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How to Get Away with Murder in the Middle Ages

By Danièle Cybulskie

The other day, I came across the story of a grisly thirteenth-century murder which took place in London’s Ironmonger Lane, now a clean and bright, bricked side-street a stone’s throw from the Guildhall. The murder was recorded in London’s detailed coroners’ rolls, and the killer was never brought to justice, despite everyone knowing who it was. The circumstances of the case show just how easy it could be to get away with murder in the Middle Ages.

15th century depiction of murder – New York Public Library

A tavern keeper named Simon of Winchester had employed a servant named Roger of Westminster for almost two weeks when, in early December 1276, the two of them were embroiled in an unspecified “dispute” which lasted at least two days. The trouble with having a dispute with a servant – especially one with whom you shared a room – was that there were times in which you could be extremely vulnerable. The coroner’s records indicate that, one night,

as soon as this Roger saw that the said Simon was asleep, he seized a knife and cut Simon’s throat so that the head was entirely severed from the body. After this, he dragged the body out and put it in a certain secret spot, a dark and narrow place between two walls in the same house, where coals were usually kept.

The next day, Roger went to work in the tavern, as usual, telling the neighbours that Simon “had gone to Westminster, to recover some debts,” and he did the same for the following two days.

At twilight, however, on the third day, he departed by the outer door, locking it with the key, and carrying off with him a silver cup, a robe, and some bedclothes which had belonged to the same Simon. Afterward he returned, and threw the key into the house of Hamon Cook, a near neighbor, telling him that he was going to seek the said Simon, his master, and asking him to give him the key if he came back. 

A few weeks later, Hamon gave the key to a man to whom Simon had owed some money, as it seemed neither Simon nor Roger was going to return. The man took his due from the tavern and left. Months later, at Easter, the landlord allowed a new tenant into the building, and it was the new tenant who discovered Simon’s headless body in the coal storage area. His head, incidentally, was never found, nor was Roger of Winchester.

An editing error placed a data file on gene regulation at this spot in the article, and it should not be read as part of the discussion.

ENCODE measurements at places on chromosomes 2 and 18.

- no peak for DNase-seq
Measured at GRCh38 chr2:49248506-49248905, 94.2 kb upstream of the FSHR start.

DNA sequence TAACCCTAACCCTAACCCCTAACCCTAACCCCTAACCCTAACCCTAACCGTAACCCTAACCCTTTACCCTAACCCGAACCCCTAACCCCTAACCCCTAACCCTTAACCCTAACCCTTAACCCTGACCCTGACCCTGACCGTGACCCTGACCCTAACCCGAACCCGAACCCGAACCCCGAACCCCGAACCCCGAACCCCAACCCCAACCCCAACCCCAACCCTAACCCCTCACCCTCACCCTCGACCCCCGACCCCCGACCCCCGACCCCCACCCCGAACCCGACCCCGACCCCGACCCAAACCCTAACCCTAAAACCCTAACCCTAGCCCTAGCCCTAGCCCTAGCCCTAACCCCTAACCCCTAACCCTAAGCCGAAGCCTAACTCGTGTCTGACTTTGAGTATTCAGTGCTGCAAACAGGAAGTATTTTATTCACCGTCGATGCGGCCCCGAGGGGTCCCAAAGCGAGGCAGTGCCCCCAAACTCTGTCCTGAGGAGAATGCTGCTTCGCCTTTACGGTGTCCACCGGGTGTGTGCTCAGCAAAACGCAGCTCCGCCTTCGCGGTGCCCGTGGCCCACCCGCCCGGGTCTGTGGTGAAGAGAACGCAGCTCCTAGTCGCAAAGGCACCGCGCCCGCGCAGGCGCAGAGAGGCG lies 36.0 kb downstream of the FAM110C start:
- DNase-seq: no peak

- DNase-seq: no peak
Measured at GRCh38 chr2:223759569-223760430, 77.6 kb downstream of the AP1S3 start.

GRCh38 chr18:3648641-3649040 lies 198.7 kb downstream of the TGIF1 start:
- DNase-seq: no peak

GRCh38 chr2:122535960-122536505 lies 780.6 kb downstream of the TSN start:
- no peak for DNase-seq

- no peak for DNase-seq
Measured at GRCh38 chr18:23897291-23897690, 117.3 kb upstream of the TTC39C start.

The circumstances would indicate that Roger was the culprit, and although this cannot be proved without a reasonable doubt, the wording of the records indicates that this is definitely what happened – the description of the murder reads like the testimony of a witness despite the fact that there were none. In the thirteenth century, people were much more comfortable with accepting circumstantial evidence as fact.

There are no more forensic details recorded, so it is impossible to know if Simon was actually killed in his sleep or on his feet, although obvious signs of a struggle, such as other knife wounds, would very likely have been noted if the body hadn’t been so badly decomposed. This is probably why the coroner concluded Simon was asleep. However, bedclothes could be valuable, and it is noteworthy that Roger took them from the house along with a silver cup and a robe (also easy to sell for quick cash) on the day he left. Because no DNA or blood type could be gleaned from bloody bedclothes, and Roger didn’t attempt to dispose of the body more permanently, he most likely took the bedclothes to sell – not to hide evidence – in which case, it’s unlikely that they were covered in blood (and therefore, Simon was probably not in them when he was murdered).

Some other elements of this case give us interesting clues into medieval life and murder. The fact that the neighbours immediately noticed Simon’s disappearance shows the closeness of medieval communities, and how in some ways it would have been difficult to commit such a crime and get away with it. People knew each other’s business and noticed deviations. At the same time, with journeys routinely taking a long time, a lie such as Roger’s wouldn’t immediately arouse suspicion – in this case, giving him three days to put together an escape plan. The fact that Roger was a relative stranger was the key to his getting away with the crime: because he had not been in Ironmonger Lane long enough to establish friends or habits, the usual network of neighbours and friends could not be used to trace him.

The coroner’s investigation into the murder of Simon of Winchester also demonstrates routine detective work that we may not often give medieval people credit for. The investigators recorded details, such as where the body was found and the cause of death; they noted times, places, and important details, such as the ongoing argument between the two men directly before the murder; and they asked questions just like detectives do today: who had access to the building? Who was seen around this time? Any suspicious noises or activity? Sadly, despite their diligence, Roger’s transience made him untraceable in the end.

You can find Simon of Winchester’s murder, and other untimely deaths, in Emilie Amt and Katherine Allen Smith’s Medieval England, 500 – 1500: A Reader, along with a whole bunch of other snippets of interesting primary sources.

 

You can follow Danièle Cybulskie on Twitter @5MinMedievalist

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